We're gearing up for our 5th annual Syncro Solstice--the Vanagon meetup out in the deserts of Moab, UT that we religiously attend every year. We've kicked it with these fellow Westy aficionados every year since the event was founded, which really just means this whole thing is the highlight of my existence. This year we put wood floors in Lady Starship and gussied her up with some new (to her) front seats fresh from the junk yard.
My van has been giving me life these past couple of months. She sat neglected in level 2 of our parking garage bunker since we moved here 8 months ago. And it wasn't until about a month ago that we busted her out, gave her a stern washing, and let her loose on the streets again after her bout of solitary confinement. If you want to get deep about it (you probably don't) you could say me unintentionally locking her up like that coincided nicely with the absolute clusterfuck my brain's been throwing since moving here.
The van (Lady Starship) has always represented this wild dream I've had for as long as I can remember. I always wanted a Vanagon, and when we got hitched, she was our top priority. We didn't want a house or smelly kids--we wanted a Westfalia. And we made it happen. We went to Provo, UT, bought if from a dude that lived in it, inherited the smoke detector, bear spray, and "get off your hippie ass and get a job" bumper sticker he had in there, and just DID IT. And the thing is--we don't often make things like that happen. We're mostly just 28-year-old 88-year-olds that are too scared to get.shit.done. Except Lady Starship. She's this magical manifestation of the one time we actually dreamt some shit up and did the doing.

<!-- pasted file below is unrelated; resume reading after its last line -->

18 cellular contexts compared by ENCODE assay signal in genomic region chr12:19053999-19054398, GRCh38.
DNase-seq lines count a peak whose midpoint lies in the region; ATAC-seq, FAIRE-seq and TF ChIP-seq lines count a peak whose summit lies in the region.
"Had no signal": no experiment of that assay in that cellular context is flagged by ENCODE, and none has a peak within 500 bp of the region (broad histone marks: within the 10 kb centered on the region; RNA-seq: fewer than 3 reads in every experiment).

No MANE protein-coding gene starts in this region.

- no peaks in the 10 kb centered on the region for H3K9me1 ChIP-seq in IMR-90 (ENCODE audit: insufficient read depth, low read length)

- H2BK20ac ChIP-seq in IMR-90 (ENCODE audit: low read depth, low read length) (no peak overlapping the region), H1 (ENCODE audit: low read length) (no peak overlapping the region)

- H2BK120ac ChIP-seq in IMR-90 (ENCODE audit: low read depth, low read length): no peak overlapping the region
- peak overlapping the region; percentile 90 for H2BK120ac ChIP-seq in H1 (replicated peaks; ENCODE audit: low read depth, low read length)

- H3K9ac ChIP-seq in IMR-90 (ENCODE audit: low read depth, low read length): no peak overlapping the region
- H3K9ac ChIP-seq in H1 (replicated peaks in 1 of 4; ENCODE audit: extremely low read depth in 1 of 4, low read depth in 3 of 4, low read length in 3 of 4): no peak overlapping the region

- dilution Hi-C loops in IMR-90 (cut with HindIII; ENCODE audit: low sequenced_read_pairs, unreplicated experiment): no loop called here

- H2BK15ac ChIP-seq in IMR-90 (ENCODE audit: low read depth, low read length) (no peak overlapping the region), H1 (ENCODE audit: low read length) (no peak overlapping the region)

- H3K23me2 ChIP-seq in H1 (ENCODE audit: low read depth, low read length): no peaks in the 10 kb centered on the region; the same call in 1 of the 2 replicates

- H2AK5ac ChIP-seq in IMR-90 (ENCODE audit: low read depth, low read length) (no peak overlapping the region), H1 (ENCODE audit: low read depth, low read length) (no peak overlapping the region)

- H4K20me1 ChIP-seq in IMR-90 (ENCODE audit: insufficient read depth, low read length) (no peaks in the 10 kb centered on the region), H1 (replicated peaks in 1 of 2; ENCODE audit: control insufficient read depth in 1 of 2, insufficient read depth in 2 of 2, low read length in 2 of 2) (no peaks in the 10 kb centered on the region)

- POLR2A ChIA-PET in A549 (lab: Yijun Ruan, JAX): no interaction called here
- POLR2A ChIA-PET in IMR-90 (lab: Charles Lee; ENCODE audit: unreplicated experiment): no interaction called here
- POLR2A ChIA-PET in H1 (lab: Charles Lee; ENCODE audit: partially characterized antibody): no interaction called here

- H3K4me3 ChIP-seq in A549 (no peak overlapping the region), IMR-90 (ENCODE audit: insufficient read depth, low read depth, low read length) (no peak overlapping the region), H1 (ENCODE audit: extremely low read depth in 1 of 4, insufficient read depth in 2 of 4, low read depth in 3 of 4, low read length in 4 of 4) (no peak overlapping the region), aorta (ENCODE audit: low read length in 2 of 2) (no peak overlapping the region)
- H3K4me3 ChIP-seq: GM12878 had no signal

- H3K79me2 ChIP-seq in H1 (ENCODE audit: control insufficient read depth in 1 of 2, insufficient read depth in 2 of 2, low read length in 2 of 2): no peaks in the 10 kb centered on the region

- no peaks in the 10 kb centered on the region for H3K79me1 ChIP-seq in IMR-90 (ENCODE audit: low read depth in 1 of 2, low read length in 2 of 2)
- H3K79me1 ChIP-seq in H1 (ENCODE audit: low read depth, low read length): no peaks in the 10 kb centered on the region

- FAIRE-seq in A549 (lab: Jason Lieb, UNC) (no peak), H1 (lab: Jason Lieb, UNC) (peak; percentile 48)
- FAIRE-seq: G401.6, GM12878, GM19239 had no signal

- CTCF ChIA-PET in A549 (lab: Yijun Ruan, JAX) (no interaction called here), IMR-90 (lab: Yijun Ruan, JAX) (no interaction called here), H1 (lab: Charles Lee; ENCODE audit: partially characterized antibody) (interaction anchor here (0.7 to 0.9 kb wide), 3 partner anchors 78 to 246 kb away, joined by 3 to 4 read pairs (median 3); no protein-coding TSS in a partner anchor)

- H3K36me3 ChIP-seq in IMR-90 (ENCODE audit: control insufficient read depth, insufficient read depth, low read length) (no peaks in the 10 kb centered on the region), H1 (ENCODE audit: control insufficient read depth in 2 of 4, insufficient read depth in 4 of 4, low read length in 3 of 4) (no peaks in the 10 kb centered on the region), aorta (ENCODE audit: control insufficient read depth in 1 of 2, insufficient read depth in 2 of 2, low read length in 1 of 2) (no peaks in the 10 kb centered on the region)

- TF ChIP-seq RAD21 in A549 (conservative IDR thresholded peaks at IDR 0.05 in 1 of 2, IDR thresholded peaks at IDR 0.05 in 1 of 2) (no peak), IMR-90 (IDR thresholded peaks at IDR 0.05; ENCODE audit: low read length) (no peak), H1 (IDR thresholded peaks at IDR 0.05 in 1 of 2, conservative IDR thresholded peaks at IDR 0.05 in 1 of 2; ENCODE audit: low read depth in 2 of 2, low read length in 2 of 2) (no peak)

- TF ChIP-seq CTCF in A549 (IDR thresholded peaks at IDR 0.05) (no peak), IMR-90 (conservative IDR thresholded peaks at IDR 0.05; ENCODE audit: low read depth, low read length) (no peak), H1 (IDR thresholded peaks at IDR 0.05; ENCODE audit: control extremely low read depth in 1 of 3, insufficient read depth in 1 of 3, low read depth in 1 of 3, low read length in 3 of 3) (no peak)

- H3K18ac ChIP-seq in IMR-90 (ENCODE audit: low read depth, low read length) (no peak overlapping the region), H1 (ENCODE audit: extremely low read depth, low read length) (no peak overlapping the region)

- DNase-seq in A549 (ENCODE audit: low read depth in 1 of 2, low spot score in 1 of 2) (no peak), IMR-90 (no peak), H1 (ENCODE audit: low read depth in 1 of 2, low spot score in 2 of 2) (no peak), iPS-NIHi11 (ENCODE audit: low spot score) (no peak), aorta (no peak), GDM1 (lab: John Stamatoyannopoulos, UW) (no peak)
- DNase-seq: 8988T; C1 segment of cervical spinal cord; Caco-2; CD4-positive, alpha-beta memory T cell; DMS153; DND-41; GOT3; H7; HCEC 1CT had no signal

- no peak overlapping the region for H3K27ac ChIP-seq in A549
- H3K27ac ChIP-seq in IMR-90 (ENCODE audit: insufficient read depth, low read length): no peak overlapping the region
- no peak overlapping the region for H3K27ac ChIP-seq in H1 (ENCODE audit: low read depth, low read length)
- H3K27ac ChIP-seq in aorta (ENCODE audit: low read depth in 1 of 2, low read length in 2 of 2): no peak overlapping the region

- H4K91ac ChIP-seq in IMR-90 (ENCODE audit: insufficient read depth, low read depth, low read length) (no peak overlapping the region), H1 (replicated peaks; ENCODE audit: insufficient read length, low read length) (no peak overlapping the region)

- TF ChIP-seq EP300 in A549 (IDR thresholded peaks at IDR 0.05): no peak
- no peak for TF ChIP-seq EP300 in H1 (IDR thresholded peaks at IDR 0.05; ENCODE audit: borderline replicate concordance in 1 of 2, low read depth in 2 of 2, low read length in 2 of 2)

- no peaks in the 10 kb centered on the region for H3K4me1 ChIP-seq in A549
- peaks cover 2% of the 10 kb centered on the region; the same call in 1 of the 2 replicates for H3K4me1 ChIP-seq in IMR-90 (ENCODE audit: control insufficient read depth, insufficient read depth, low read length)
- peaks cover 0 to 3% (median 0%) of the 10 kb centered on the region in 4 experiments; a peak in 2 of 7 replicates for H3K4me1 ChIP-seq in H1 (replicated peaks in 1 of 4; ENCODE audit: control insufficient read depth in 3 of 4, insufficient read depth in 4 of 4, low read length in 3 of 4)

We DID make Seattle happen. Which was wild. And in the chaos of doing that doing--we let Lady Starship waste away for a minute as other things took priority. New jobs and new street names and new bills and friends and fears and worries and alleyway aromas. And in the chaos of the doing and the figuring--I forgot that I was capable. Every day brought something new and scary and uncomfortable, which all piled up into the shame of "I CAN'T DO ANYTHING" because no matter what I just felt like an idiot and painfully aware of how out of place I felt.
But then there was Lady Starship. We took her out, dusted her off, embraced her fondly, and I kinda started to recall what it felt to feel normal. And myself. And in a way--confident. Lady Starship is my dream child and proof that I have something to call my own. She's my little (big) freedom vessel, and when we take her out and pop that sassy top--I do what Latrice Royale calls the five g's: good god get a grip girl. Because if this 5,000 pound vehicle straight out of 1984 can still run and look good doing it, I can get my shit together and continue to make things happen.
With that, I'm kicking off Syncro Solstice 2015 with some throwbacks from past events. It never disappoints, and this year--making a triumphant return to our home state--should be the best one yet.